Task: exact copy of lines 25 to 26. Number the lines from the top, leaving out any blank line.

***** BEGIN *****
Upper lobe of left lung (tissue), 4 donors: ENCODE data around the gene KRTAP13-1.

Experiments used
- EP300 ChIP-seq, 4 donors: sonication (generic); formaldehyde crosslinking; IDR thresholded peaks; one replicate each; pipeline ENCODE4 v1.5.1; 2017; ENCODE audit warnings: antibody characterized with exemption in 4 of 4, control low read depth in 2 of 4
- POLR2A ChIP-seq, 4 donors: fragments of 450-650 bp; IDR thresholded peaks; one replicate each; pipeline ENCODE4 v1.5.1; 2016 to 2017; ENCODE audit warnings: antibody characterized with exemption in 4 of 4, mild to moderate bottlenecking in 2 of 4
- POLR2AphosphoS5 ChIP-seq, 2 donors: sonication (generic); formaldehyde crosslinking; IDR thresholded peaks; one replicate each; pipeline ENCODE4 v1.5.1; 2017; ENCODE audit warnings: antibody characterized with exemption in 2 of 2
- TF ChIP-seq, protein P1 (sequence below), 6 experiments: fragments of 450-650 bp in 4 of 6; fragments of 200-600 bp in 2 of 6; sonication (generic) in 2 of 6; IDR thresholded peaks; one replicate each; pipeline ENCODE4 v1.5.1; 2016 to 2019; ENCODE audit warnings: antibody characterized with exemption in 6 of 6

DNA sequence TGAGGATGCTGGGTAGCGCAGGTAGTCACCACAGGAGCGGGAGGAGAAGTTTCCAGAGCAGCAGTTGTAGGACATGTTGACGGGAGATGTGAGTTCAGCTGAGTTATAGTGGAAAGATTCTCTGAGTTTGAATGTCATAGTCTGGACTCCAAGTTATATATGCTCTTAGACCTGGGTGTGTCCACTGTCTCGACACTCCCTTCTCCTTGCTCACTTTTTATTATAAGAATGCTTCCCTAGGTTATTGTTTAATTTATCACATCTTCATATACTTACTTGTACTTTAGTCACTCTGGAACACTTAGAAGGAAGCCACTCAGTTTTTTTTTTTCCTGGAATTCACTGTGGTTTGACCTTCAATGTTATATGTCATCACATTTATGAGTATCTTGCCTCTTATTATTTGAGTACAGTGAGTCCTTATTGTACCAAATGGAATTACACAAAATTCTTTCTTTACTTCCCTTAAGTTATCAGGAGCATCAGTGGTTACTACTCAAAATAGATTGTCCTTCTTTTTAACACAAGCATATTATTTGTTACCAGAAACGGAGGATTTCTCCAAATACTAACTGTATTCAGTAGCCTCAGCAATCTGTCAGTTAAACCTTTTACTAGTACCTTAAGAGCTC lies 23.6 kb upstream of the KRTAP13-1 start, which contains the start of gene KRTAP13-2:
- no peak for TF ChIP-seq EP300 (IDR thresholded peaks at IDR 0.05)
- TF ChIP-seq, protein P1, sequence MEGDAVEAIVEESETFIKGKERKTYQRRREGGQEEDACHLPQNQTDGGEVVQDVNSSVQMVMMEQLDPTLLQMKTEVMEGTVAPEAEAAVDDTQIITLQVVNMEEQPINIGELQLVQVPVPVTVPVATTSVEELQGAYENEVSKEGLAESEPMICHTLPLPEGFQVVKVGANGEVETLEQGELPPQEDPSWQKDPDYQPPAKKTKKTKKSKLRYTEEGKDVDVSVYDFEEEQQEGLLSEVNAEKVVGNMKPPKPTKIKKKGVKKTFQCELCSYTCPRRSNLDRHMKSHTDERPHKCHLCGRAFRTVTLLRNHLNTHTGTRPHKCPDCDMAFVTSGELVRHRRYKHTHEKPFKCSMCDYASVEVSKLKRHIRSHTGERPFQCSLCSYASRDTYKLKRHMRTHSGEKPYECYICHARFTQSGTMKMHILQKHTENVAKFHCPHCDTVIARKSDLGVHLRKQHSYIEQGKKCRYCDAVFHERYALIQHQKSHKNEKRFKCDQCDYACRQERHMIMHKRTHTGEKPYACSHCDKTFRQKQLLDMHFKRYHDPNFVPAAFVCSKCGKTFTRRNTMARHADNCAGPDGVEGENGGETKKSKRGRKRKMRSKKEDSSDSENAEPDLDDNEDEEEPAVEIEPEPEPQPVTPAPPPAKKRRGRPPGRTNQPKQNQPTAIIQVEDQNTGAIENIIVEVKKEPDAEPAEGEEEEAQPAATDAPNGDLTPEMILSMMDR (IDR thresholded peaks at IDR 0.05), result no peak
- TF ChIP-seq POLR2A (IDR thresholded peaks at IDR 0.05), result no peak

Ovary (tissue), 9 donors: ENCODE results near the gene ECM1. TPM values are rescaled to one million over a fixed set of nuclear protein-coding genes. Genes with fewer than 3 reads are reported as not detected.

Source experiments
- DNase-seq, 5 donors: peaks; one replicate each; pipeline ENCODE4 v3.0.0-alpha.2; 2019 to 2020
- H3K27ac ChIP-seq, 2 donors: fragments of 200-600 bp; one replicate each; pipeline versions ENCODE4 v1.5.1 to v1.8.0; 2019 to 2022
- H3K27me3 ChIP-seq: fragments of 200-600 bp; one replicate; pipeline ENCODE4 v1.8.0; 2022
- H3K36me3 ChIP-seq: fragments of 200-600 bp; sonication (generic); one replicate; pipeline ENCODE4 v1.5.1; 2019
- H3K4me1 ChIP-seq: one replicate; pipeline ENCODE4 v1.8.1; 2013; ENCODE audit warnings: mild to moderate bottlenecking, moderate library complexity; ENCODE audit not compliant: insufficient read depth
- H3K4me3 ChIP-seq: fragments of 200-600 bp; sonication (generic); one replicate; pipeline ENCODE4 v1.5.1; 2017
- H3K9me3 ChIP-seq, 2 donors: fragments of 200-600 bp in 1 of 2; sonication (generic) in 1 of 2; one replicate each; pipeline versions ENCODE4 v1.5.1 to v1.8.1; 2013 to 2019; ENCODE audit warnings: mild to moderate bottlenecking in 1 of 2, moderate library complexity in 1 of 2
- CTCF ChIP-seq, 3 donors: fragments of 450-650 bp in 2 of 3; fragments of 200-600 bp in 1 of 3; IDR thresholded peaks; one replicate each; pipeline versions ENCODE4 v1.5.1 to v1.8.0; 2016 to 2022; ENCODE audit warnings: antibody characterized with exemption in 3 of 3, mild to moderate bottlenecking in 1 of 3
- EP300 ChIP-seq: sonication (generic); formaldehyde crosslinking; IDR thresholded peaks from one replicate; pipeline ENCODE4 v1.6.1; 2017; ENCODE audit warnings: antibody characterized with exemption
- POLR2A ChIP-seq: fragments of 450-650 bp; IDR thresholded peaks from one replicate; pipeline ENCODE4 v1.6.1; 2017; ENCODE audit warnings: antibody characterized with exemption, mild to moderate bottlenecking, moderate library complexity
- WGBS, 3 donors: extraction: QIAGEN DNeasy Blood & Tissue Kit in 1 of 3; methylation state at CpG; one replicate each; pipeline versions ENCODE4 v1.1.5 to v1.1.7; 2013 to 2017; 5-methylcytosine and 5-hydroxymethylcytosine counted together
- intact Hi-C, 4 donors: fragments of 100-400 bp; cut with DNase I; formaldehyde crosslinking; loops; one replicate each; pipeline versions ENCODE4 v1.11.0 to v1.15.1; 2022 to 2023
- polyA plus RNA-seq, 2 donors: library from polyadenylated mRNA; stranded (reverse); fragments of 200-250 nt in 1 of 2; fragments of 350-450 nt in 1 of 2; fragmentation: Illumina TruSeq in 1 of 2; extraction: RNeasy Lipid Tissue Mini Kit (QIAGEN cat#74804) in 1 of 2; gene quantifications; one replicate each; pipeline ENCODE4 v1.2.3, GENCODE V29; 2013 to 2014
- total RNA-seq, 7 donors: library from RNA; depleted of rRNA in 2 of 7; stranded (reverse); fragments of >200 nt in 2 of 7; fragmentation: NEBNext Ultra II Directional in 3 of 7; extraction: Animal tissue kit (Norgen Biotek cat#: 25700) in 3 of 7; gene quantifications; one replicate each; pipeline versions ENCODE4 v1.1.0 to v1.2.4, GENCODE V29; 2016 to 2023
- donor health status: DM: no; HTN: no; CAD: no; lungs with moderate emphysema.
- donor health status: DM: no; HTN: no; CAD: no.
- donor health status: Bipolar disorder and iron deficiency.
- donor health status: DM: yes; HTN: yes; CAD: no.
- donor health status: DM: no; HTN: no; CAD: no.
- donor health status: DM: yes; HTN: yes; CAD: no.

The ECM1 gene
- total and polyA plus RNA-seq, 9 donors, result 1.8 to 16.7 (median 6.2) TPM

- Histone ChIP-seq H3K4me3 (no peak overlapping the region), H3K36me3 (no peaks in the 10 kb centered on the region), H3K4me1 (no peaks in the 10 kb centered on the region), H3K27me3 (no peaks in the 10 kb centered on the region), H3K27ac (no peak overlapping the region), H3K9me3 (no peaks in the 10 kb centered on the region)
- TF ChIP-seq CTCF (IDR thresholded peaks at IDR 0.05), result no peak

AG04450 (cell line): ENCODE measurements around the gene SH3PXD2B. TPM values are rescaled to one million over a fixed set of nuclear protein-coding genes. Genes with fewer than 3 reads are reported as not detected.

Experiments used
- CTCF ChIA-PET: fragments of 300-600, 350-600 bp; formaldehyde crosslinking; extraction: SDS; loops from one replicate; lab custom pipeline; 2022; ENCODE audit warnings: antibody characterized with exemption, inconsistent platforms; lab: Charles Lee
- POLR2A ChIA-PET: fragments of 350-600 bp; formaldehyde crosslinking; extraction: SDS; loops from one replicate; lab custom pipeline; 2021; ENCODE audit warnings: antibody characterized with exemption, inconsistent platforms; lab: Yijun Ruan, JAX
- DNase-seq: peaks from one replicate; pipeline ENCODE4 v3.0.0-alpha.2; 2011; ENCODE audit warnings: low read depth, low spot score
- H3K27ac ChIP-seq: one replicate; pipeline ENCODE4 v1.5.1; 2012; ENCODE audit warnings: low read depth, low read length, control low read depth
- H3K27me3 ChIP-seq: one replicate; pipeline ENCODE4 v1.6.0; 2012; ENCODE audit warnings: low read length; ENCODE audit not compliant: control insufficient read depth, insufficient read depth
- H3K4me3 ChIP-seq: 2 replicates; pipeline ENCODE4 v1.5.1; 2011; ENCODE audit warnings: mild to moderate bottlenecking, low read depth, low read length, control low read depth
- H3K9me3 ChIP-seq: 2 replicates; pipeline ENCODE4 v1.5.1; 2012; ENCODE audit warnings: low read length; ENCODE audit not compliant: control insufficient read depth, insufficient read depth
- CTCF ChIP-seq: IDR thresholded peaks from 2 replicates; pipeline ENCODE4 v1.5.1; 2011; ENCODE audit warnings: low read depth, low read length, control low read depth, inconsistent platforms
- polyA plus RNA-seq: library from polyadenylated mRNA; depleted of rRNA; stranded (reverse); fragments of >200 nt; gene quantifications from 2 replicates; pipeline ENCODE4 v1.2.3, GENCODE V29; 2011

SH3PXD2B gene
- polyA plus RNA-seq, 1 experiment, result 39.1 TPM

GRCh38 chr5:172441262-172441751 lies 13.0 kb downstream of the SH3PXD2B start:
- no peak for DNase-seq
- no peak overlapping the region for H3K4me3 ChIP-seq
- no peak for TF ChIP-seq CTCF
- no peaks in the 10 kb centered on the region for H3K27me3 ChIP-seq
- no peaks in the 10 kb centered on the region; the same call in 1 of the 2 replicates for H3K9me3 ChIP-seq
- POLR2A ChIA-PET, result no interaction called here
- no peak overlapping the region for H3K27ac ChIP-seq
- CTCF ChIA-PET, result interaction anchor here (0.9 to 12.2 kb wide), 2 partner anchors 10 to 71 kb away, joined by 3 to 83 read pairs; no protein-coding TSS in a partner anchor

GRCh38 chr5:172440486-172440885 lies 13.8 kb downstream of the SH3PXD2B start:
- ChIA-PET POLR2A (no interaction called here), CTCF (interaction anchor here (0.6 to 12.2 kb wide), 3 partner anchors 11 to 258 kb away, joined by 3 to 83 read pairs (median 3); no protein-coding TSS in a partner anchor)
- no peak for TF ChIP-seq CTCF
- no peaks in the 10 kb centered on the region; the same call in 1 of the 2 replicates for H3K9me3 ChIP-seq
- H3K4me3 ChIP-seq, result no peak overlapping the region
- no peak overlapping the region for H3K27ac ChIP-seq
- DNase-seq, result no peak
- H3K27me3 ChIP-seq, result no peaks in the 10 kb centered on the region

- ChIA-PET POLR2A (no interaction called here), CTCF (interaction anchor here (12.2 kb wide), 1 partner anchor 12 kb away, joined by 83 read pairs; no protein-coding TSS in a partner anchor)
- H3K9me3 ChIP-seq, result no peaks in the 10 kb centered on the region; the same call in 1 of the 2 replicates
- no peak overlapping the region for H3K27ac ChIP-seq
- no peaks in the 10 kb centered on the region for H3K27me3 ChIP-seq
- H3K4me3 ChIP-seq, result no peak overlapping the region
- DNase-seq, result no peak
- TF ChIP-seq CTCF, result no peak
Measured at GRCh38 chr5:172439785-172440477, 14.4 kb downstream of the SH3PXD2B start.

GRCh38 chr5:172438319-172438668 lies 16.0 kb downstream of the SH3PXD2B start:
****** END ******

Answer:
- polyA plus RNA-seq, 2 donors: library from polyadenylated mRNA; stranded (reverse); fragments of 200-250 nt in 1 of 2; fragments of 350-450 nt in 1 of 2; fragmentation: Illumina TruSeq in 1 of 2; extraction: RNeasy Lipid Tissue Mini Kit (QIAGEN cat#74804) in 1 of 2; gene quantifications; one replicate each; pipeline ENCODE4 v1.2.3, GENCODE V29; 2013 to 2014
- total RNA-seq, 7 donors: library from RNA; depleted of rRNA in 2 of 7; stranded (reverse); fragments of >200 nt in 2 of 7; fragmentation: NEBNext Ultra II Directional in 3 of 7; extraction: Animal tissue kit (Norgen Biotek cat#: 25700) in 3 of 7; gene quantifications; one replicate each; pipeline versions ENCODE4 v1.1.0 to v1.2.4, GENCODE V29; 2016 to 2023